Is It So Bad To Want More?
My friend and co-worker--let's call him Bob--has been out of college for 2 to 3 years now. At the time Bob graduated, the economy had its' first inklings of going to crap. Being the optimisitic recent grad Bob was, he set out to find his dream job anyway. That was then. Bob has since settled for a barely-above living wage job just to make ends meet.
These days, Bob is looking for any professional job he qualifies for that pays better than his job with our Almighty Employer. He has a few years of experience under his belt, along with his hard-earned degree, and is still seeking that elusive professional job. The problem? The Almighty Employer seems to think it owns Bob because it needs him.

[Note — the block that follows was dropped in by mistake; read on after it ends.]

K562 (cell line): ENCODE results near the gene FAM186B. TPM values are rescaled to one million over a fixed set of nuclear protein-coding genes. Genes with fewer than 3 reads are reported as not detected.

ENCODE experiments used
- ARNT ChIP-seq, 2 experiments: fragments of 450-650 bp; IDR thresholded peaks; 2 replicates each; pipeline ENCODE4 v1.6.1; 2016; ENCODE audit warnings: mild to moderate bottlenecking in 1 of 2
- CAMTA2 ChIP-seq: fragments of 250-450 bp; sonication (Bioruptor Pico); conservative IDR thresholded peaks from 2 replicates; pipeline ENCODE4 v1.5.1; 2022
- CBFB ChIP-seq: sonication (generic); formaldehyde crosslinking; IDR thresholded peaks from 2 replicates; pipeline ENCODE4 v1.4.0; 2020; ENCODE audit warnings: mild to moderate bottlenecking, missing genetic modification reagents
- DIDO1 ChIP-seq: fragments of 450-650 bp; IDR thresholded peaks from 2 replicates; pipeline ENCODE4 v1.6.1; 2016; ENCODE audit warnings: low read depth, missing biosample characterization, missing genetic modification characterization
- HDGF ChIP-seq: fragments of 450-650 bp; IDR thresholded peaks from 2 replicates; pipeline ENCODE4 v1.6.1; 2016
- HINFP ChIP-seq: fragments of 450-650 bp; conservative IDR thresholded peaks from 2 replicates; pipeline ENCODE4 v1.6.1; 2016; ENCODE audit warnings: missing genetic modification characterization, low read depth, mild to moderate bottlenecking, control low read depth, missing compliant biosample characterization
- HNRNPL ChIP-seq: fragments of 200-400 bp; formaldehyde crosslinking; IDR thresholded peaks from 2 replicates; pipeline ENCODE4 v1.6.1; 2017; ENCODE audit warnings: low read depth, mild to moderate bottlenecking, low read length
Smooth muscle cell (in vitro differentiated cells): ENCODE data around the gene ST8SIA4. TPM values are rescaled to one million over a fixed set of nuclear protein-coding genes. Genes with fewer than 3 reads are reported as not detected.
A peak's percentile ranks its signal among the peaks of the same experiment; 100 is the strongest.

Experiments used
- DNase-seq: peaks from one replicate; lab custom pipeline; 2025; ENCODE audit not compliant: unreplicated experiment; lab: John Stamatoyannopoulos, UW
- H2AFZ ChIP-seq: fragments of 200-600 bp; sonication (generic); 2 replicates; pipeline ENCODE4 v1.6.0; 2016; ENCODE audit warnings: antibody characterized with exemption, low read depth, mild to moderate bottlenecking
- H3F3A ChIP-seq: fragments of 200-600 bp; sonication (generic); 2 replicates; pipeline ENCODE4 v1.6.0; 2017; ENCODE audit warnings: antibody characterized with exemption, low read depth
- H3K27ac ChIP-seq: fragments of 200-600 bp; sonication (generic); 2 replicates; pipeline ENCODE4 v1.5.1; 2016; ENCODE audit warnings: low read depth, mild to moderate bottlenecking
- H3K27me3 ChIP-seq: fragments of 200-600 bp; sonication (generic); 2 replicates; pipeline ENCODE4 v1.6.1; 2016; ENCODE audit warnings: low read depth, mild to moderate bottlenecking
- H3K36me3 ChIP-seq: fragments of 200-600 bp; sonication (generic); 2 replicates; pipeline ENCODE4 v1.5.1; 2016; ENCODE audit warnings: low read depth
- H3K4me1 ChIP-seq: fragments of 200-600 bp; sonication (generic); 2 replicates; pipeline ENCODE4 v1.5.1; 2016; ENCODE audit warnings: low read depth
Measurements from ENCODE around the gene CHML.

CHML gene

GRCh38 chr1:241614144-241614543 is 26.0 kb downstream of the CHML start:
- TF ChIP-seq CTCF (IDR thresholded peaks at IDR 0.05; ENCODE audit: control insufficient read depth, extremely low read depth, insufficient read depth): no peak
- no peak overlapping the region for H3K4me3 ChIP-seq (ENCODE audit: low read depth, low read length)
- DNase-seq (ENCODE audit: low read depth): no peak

You see, the Almighty Employer really needs Bob's skill set to keep our internal operations flowing and growing. Although the Almighty knows Bob wishes to someday leave, it is rather peeved at the fact that Bob is actively seeking to move upward professionally. Although the Almighty Employer has no real interest in retaining Bob's talents by paying his worth, it feels it is entitled to Bob and becomes rather aloof when Bob ventures toward a bigger horizon.
This causes a real dilemma for Bob. He has excessive medical expenses that cannot be paid. Bob can barely pay his bills as is and is seeking a second part-time job. The Crappy Health Insurance that Bob pays handsome premiums for each month has already covered what it says it can. In order for Bob to pay off these bills, he would have to defer all his basic living expenses for the next three months. Rent, food, electricity. The basics. Unfortunately for him, he doesn't have that option.
Is the desire to pay basic living and medical expenses a just reason for wanting to leave your current, crappy-pay job? Apparently, the Almighty Employer doesn't think so.